Where Have the Unicorns Gone?
It started with a discussion of Unicorn Day.
For years, we've been meaning to put together something fun to celebrate Unicorn Day (April 9th, in case you need to mark your calendar), and as we were brainstorming recently, we were listing our favorite unicorn books for young readers.
"We should feature some for older readers, too!" someone said. So we started in on the chapter books and middle grade books.
"What about YA?" someone asked. We thought for a moment, and a couple titles were suggested, but as we talked, I could feel an unexpected sense of loss creeping over me. It didn't take long before we all realized the trend I'd spotted.
By the time readers get to the upper ranges of young adult fiction and move onto general fantasy, the unicorns are gone. The dragons are still there, and the elves and fairies and gryphons and all manner of mythical beast and monster. But the unicorns are missing.
I remember thinking, That can't be right. What about...um...
There were a few that came to mind. Peter Beagel's The Last Unicorn, of course, and the Acorna series by Anne McCaffrey and Margaret Ball, though that was unicorn-inspired rather than actual unicorns. Unicorns make a very brief appearance in Rose Daughter by Robin McKinley. There's Mercedes Lackey and James Mallory's Obsidian Trilogy, and Terry Brooks' The Black Unicorn, part of the Landover series.
But the most recent of those books was published nearly 20 years ago, and the the earliest more than 50! So while there are a few out there, it seems that in the intervening decades, unicorns in fantasy literature have become as rare as...well, unicorns.
The bookseller part of my brain knows that this is probably just a phase. The popularity of assorted mythical creatures waxes and wanes over the years, like every literary trope. But the fantasy fan in me wonders if maybe it has something to do with where we are as a society and what unicorns traditionally represent.
The unicorns of legend are shy creatures and often present themselves only to those who are pure of heart, or, in some stories, only to virgins. Often, the characters interacting with unicorns are women or young girls. Contrast that with our increasingly cynical society and the fact that fantasy as a genre is still largely dominated by male writers, and perhaps it makes sense that the unicorns are missing. We've fullfilled the prophecy our own mythology created.
The saddest thing for me is that, until this week, I didn't notice that the unicorns were gone. I was a horse-crazy kid and grew up on dreams of unicorns, devouring books like The Unicorns of Balinor and Into the Land of the Unicorns and A Glory of Unicorns, all of which are now out of print, alas. At some point, unicorns stopped showing up in the books I was reading, but I didn't notice. I'd moved on to other things, like the mouse warriors of Redwall and the darker magic of Garth Nix's Abhorsen trilogy as I started in on young adult books and the process of leaving childhood behind. Maybe unicorns are just one of those things that belong to childhood, and all the innocence of that time.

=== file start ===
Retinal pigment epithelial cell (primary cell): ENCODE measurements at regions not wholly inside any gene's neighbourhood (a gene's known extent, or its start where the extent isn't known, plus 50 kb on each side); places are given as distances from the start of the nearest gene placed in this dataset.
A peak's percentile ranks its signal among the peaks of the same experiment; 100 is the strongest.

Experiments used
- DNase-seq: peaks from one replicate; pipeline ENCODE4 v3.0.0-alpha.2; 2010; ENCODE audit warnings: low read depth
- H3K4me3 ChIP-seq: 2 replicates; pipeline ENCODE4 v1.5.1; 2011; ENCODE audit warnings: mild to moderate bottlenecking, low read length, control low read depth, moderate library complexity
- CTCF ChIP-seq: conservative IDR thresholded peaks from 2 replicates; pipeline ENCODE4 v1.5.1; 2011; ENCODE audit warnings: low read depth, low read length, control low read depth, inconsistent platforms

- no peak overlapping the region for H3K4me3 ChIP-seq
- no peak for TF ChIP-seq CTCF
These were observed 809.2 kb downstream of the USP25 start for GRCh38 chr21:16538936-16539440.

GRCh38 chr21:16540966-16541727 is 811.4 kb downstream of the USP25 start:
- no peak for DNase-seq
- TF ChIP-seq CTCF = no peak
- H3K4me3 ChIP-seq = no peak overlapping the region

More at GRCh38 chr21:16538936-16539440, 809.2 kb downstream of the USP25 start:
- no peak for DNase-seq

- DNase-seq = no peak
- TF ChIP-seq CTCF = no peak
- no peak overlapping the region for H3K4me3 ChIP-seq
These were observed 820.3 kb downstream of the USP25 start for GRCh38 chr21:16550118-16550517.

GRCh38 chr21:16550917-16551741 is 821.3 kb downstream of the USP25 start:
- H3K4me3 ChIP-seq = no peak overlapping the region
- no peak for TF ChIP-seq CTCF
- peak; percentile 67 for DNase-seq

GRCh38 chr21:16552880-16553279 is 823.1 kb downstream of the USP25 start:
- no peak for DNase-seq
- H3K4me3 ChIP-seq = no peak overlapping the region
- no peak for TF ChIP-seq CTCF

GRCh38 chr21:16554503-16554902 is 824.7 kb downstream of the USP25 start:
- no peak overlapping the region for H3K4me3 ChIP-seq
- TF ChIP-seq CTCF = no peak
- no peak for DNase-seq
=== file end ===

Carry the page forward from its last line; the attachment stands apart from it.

From a bookish perspective, maybe unicorns will get popular again and appear in every fantasy novel published in 2022. Or maybe the trend will continue, and even the occasional reference will vanish until unicorns are exclusively the province of kids' books. But I hope that we stay somewhere in the middle, with the occasional unicorn popping up to remind all us cynical adults of something simple and innocent and worth believing in. We'll just have to wait and see. In the meantime, here are a few favorite unicorn books for all ages, and remember: April 9th. Unicorn Day. Be ready.
An older book, and geared toward middle graders or young adults, but I still re-read this one occasionally. Unicorns make a subtle appearance in a beautifully (and terrifyingly) magical world.
Beautiful, whimsical illustrations make this one such a winner that we've had a hard time keeping it on our shelves since it was first released back in September!
I actually have a signed copy of this one! It was one of the first signed books I ever got, though it was a gift and I still haven't yet had a chance to meet Jane Yolen in person!
If your young reader loves Kevin the Unicorn, there's an adorable plush version you shouldn't miss!
This one is also available as a board book.